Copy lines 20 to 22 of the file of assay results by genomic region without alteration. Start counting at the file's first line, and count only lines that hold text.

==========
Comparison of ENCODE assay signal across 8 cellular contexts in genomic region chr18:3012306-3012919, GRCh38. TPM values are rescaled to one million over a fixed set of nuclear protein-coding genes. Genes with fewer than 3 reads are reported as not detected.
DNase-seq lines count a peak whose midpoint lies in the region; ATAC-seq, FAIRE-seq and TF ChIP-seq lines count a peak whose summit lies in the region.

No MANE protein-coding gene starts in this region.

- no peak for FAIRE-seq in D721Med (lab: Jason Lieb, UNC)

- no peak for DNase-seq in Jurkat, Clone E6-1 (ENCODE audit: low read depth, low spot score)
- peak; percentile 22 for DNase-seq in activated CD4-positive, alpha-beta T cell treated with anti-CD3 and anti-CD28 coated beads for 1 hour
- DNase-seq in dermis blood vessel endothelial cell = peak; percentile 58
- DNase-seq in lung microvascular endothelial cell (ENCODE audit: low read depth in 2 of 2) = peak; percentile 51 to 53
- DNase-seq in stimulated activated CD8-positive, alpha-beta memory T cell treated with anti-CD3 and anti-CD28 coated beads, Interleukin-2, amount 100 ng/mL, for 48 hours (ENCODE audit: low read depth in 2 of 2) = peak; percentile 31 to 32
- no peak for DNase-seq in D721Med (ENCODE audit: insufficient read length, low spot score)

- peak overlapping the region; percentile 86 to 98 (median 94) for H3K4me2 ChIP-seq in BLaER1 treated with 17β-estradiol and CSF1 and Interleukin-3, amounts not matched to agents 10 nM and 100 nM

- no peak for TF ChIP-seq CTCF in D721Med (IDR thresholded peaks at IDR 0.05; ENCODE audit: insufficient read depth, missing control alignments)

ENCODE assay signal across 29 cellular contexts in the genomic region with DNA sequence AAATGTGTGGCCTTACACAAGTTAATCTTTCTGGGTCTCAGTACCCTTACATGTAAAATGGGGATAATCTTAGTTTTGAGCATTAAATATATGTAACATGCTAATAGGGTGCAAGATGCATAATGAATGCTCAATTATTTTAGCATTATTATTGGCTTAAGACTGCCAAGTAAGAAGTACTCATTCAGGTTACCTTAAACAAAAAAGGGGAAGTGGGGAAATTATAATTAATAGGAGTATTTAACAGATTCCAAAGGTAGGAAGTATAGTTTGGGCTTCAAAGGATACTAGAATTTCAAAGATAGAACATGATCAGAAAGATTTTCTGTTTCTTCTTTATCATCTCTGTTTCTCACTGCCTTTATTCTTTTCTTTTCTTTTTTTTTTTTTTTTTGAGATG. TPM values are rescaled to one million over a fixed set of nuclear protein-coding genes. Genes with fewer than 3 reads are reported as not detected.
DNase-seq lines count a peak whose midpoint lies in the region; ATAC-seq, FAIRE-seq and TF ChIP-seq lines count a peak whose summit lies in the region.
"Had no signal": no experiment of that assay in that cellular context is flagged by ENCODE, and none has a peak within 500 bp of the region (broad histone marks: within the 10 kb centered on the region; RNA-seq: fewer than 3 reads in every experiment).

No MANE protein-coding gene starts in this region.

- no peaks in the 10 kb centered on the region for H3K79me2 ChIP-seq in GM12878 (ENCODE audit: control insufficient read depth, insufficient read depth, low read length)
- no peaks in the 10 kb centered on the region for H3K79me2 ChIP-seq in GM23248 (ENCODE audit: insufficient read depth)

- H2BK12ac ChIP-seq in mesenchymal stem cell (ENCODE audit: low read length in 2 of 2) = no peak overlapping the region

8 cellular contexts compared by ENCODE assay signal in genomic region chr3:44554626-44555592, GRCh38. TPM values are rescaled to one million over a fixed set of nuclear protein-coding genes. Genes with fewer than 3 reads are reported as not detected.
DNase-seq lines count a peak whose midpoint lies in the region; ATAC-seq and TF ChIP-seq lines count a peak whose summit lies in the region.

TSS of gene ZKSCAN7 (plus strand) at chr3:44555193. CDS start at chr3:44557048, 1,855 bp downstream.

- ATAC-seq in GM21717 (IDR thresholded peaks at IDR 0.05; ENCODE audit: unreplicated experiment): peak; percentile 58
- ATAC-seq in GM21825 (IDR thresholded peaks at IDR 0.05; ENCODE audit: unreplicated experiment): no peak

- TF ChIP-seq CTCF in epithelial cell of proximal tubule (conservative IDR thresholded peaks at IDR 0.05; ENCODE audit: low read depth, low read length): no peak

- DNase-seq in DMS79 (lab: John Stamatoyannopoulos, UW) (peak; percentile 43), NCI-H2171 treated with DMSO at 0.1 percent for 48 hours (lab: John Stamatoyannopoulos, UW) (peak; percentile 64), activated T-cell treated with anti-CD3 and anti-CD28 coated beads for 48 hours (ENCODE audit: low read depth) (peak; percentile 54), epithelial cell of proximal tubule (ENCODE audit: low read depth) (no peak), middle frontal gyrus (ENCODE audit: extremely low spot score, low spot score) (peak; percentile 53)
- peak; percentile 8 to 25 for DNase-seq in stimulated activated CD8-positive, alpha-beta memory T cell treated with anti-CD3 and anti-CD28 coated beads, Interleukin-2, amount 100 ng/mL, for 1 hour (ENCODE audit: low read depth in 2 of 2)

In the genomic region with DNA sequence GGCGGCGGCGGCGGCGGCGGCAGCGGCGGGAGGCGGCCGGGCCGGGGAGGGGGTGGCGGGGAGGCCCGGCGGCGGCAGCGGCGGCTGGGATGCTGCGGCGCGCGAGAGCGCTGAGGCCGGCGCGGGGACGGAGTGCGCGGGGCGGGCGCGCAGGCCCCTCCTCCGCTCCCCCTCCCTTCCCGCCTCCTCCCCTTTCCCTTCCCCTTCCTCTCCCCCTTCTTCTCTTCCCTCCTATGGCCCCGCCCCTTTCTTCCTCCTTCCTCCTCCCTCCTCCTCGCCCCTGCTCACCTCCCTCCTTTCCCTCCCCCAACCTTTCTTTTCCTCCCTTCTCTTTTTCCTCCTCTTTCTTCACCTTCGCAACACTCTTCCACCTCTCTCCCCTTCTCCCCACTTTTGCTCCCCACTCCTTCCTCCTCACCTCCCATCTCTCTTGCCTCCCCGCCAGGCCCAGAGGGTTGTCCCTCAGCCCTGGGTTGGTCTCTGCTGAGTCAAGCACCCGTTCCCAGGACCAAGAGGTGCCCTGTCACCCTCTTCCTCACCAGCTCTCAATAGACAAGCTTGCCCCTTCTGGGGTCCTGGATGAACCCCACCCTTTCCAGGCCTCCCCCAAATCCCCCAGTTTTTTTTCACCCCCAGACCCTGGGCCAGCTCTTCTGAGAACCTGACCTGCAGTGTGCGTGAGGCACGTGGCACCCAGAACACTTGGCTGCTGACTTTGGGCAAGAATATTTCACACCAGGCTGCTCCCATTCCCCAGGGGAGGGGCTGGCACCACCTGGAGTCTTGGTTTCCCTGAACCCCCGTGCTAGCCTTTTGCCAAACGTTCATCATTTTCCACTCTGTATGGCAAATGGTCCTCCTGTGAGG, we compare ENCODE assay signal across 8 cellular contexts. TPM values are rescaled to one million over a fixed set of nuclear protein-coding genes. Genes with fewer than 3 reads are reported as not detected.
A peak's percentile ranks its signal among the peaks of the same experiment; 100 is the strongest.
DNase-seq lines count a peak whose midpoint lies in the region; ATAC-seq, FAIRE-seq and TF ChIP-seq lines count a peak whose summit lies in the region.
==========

8 cellular contexts compared by ENCODE assay signal in genomic region chr3:44554626-44555592, GRCh38. TPM values are rescaled to one million over a fixed set of nuclear protein-coding genes. Genes with fewer than 3 reads are reported as not detected.
DNase-seq lines count a peak whose midpoint lies in the region; ATAC-seq and TF ChIP-seq lines count a peak whose summit lies in the region.

TSS of gene ZKSCAN7 (plus strand) at chr3:44555193. CDS start at chr3:44557048, 1,855 bp downstream.